EPO: Enlarged Board considers patentability of simulations
Peter Koefoed of Inspicos P/S explains the findings of a recent decision concerning the inventiveness of computer-implemented simulation methods
The Enlarged Board of Appeal (EBA) has issued its long-awaited decision in Case No. G1/19 concerning assessment of inventive step of computer-implemented simulation methods.
The patent application in suit relates to simulation of the movement of a pedestrian through an environment with a view to design a building where a crowd can move efficiently.
In examination, the EPO found the claimed invention to lack inventive step, arguing that a simulation does not contribute to the technical character of the invention. The refusal was appealed (T 0489/14) and the referring board asked the EBA to clarify whether a computer-implemented simulation can provide a technical effect going beyond the computer-implementation and, in the affirmative, what criteria to apply for determining this technical effect. A third question was whether it makes a difference if the simulation is claimed as part of a design process.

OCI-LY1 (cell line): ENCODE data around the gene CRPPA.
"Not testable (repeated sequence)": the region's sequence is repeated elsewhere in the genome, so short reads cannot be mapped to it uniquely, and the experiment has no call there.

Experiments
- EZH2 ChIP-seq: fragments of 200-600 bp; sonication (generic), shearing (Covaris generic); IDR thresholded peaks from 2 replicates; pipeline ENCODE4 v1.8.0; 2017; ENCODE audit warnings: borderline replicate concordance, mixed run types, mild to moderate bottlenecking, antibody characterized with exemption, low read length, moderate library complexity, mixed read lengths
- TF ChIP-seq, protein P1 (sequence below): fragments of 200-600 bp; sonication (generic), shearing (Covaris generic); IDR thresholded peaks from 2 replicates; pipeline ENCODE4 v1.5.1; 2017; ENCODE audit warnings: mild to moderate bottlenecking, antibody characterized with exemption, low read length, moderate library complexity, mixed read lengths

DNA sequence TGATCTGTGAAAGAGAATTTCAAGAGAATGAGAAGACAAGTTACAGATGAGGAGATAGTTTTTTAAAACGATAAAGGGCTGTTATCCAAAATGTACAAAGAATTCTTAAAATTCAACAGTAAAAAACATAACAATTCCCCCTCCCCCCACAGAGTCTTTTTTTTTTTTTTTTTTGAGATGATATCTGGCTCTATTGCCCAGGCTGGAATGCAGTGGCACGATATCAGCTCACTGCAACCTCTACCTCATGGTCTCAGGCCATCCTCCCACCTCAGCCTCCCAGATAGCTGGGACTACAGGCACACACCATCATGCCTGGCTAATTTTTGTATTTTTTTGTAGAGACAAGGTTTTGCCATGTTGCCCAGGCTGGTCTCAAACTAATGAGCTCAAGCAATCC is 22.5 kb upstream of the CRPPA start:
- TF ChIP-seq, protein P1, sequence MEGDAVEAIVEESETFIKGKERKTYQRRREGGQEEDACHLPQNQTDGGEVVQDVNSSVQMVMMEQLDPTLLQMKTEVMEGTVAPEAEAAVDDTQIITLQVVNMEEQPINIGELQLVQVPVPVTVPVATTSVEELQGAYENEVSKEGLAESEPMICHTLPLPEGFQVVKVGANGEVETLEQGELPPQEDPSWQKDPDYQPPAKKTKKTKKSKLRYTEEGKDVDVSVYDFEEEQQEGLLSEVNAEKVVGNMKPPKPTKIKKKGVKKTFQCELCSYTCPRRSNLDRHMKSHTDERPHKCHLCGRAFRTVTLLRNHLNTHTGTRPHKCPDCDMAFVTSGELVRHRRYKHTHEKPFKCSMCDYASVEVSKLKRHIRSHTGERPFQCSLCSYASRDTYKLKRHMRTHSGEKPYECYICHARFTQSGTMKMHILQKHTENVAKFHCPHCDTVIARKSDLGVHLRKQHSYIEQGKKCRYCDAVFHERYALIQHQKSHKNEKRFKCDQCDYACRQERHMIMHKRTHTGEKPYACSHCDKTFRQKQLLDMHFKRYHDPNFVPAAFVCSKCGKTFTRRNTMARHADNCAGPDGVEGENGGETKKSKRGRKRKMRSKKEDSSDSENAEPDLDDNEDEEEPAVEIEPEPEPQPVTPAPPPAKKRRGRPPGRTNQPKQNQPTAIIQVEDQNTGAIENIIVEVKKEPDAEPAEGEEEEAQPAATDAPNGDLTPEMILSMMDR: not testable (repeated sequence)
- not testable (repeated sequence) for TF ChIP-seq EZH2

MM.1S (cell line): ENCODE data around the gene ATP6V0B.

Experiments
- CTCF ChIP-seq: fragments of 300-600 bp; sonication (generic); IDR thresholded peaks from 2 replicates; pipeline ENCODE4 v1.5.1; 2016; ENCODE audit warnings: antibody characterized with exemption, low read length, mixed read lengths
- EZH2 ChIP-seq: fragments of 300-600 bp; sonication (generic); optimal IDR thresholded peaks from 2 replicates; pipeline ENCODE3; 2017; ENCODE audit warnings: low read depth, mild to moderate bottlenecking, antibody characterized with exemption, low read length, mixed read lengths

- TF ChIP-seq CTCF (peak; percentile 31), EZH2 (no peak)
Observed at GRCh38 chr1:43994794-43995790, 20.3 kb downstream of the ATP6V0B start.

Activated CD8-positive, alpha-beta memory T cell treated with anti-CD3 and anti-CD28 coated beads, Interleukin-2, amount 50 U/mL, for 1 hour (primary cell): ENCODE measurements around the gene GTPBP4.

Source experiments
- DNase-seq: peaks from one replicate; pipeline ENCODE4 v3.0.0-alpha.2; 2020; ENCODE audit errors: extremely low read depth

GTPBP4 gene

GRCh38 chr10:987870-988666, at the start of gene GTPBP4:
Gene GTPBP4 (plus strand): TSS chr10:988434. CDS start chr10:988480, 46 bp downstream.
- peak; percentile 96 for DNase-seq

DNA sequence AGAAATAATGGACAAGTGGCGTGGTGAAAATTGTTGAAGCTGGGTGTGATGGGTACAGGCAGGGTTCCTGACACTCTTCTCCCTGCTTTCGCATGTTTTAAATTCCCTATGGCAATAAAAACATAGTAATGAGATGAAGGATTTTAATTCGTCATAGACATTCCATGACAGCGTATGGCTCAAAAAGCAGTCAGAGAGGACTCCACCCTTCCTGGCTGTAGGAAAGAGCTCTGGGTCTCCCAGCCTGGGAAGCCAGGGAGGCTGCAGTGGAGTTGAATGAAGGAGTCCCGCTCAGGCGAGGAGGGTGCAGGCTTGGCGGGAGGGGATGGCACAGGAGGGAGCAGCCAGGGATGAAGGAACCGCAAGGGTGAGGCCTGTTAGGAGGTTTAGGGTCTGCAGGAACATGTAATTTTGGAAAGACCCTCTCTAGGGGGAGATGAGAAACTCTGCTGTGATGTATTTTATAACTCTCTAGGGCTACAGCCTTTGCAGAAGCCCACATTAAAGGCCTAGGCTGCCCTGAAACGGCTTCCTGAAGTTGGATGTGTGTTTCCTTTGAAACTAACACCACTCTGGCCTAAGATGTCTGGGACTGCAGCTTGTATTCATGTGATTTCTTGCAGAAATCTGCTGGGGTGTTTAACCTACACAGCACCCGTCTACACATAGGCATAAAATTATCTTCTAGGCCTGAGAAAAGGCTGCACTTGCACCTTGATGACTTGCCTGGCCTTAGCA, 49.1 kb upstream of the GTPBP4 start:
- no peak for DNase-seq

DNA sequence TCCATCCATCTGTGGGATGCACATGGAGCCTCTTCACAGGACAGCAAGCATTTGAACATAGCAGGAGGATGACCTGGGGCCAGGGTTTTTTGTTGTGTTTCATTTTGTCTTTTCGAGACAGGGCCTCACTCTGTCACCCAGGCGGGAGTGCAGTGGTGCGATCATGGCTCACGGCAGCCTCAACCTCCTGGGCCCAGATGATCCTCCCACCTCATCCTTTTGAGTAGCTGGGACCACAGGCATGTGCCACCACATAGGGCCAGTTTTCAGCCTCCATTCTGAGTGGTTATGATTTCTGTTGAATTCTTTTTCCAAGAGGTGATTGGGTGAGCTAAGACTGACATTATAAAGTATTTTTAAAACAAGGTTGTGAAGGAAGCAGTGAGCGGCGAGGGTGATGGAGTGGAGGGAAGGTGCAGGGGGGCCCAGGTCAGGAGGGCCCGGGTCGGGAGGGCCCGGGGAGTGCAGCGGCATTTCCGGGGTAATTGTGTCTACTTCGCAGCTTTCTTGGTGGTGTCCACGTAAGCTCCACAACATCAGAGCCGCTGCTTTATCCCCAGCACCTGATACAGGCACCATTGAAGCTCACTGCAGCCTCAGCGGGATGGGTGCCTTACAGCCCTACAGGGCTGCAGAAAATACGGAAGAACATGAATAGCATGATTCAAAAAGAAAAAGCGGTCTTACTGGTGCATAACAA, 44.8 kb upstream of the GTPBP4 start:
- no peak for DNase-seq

Referencing the COMVIK decision (T 641/00), the EBA confirmed that simulation methods may be patentable if an inventive step can be based on features contributing to the technical character of the claim over its entire scope (a claim is not inventive, if it specifies a method that may be used without a technical purpose).
The EBA did not specify the assessment criteria for technical character, but decided that the technicality of the simulated system/model does not necessarily have an impact on inventive step of a claim; the technical character can be derived from a subsequent use of the outcome of the simulation method. In that case the subsequent use must at least be an implicit feature in the claim.
The EBA also confirmed that these principles also apply if the claim relates to a design process.
In summary, applicants can rely on the existing principles (COMVIK) for assessment of inventive of computer-implemented invention also for computer-implemented simulation methods.
Peter KoefoedPartner, Inspicos P/SE: firstname.lastname@example.org